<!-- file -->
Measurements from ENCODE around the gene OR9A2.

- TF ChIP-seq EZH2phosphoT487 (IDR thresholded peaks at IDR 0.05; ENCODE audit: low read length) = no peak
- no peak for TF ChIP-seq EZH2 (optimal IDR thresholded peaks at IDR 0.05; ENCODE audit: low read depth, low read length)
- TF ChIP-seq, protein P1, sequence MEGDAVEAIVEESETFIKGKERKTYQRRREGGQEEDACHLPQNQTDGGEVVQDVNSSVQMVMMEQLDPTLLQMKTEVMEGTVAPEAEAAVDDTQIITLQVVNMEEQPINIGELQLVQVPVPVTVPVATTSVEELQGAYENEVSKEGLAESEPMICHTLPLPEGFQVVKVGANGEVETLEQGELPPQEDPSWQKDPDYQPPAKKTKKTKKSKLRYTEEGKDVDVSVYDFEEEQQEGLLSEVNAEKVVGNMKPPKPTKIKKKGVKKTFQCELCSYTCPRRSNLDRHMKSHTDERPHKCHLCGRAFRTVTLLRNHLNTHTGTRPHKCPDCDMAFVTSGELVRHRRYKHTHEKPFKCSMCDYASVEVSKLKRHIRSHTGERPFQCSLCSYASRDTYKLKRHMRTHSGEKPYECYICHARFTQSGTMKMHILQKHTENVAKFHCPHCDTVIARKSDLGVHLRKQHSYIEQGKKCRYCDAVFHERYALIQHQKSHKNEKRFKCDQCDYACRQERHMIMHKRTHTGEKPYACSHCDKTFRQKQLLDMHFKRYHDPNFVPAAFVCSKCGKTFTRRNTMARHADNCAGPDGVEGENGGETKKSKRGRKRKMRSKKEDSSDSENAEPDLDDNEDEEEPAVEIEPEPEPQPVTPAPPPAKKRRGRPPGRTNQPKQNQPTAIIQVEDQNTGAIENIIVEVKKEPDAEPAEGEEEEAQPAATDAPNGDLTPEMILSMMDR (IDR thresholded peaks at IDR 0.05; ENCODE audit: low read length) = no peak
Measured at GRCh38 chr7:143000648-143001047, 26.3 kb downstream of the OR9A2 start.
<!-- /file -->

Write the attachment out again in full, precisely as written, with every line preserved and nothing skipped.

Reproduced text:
Measurements from ENCODE around the gene OR9A2.

- TF ChIP-seq EZH2phosphoT487 (IDR thresholded peaks at IDR 0.05; ENCODE audit: low read length) = no peak
- no peak for TF ChIP-seq EZH2 (optimal IDR thresholded peaks at IDR 0.05; ENCODE audit: low read depth, low read length)
- TF ChIP-seq, protein P1, sequence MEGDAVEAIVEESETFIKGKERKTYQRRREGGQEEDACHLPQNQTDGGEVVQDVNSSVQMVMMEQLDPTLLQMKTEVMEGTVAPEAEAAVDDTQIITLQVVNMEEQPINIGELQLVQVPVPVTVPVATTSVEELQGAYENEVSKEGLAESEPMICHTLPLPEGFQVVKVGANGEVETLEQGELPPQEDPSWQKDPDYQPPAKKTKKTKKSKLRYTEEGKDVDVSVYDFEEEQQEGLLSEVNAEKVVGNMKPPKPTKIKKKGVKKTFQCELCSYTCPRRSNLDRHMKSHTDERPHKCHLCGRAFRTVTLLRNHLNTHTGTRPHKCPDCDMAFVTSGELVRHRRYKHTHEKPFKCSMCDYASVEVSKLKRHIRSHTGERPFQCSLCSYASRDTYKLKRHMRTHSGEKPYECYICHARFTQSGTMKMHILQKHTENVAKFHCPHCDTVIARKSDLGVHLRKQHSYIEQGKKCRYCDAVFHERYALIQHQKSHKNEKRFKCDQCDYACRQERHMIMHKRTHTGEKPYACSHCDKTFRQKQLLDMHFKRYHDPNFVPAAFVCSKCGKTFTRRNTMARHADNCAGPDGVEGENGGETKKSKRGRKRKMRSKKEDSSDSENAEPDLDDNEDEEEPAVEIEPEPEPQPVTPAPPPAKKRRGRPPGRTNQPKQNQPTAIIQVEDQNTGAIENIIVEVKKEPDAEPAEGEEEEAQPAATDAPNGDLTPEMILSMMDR (IDR thresholded peaks at IDR 0.05; ENCODE audit: low read length) = no peak
Measured at GRCh38 chr7:143000648-143001047, 26.3 kb downstream of the OR9A2 start.